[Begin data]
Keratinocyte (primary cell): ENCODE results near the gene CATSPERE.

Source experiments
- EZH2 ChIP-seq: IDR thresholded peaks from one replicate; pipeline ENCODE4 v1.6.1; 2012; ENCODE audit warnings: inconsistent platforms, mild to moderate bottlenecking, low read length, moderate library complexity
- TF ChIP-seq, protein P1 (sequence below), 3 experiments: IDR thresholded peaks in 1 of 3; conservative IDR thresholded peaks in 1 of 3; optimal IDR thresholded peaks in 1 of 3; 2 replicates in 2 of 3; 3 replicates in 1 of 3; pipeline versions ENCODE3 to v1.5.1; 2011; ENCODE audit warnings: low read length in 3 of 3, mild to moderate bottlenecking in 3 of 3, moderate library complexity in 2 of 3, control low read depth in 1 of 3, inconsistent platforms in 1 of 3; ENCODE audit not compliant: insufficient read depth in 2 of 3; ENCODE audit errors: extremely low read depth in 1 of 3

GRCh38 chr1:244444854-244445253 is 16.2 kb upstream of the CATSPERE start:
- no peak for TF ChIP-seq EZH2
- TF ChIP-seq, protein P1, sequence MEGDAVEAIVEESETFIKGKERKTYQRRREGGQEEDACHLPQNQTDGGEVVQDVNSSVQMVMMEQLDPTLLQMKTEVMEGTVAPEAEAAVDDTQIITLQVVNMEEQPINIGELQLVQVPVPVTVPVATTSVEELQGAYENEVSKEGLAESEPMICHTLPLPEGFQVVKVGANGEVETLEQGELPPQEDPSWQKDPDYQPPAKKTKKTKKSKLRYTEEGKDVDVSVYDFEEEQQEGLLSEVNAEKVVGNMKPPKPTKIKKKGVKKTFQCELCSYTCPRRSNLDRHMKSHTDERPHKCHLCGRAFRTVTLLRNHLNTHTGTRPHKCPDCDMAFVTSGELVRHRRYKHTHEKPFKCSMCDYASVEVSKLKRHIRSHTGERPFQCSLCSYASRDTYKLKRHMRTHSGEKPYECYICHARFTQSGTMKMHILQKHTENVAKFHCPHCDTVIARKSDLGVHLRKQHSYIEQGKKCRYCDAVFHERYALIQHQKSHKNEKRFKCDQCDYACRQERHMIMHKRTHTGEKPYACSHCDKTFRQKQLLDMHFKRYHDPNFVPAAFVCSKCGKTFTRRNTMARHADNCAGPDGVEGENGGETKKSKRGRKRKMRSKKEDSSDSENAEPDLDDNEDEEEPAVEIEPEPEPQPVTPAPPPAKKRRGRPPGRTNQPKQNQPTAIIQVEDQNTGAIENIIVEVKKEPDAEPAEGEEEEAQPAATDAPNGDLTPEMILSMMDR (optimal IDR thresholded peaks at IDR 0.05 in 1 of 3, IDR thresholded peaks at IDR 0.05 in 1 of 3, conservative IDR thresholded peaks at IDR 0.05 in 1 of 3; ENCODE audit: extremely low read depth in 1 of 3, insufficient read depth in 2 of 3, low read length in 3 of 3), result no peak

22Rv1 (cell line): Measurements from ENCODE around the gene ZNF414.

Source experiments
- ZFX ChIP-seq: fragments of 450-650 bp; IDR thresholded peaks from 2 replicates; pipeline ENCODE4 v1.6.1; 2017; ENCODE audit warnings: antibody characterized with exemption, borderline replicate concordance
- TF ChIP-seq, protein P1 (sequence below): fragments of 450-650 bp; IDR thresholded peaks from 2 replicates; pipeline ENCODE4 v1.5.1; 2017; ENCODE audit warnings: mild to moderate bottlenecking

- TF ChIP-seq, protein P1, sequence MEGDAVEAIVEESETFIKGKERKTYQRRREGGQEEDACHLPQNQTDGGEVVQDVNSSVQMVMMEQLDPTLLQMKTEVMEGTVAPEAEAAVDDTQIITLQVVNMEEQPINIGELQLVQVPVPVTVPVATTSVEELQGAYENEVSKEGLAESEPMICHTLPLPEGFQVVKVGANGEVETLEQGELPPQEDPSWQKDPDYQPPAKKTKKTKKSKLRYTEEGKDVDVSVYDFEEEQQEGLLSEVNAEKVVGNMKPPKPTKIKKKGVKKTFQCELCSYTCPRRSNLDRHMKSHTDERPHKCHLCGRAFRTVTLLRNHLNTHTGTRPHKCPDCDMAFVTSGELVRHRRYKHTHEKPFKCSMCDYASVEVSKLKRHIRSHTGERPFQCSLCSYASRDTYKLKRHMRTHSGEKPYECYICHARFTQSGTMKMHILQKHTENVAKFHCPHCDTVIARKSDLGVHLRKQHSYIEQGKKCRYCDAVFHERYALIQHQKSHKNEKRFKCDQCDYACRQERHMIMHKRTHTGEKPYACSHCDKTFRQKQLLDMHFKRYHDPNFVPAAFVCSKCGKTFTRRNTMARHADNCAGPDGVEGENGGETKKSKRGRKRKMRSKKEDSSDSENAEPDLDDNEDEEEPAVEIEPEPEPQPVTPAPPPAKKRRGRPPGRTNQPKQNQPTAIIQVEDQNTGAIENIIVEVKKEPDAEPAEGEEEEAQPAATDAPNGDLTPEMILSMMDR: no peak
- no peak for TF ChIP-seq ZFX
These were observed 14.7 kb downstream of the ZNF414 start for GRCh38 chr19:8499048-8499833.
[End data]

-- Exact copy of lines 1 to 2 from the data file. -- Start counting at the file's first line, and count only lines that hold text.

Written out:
Keratinocyte (primary cell): ENCODE results near the gene CATSPERE.

Source experiments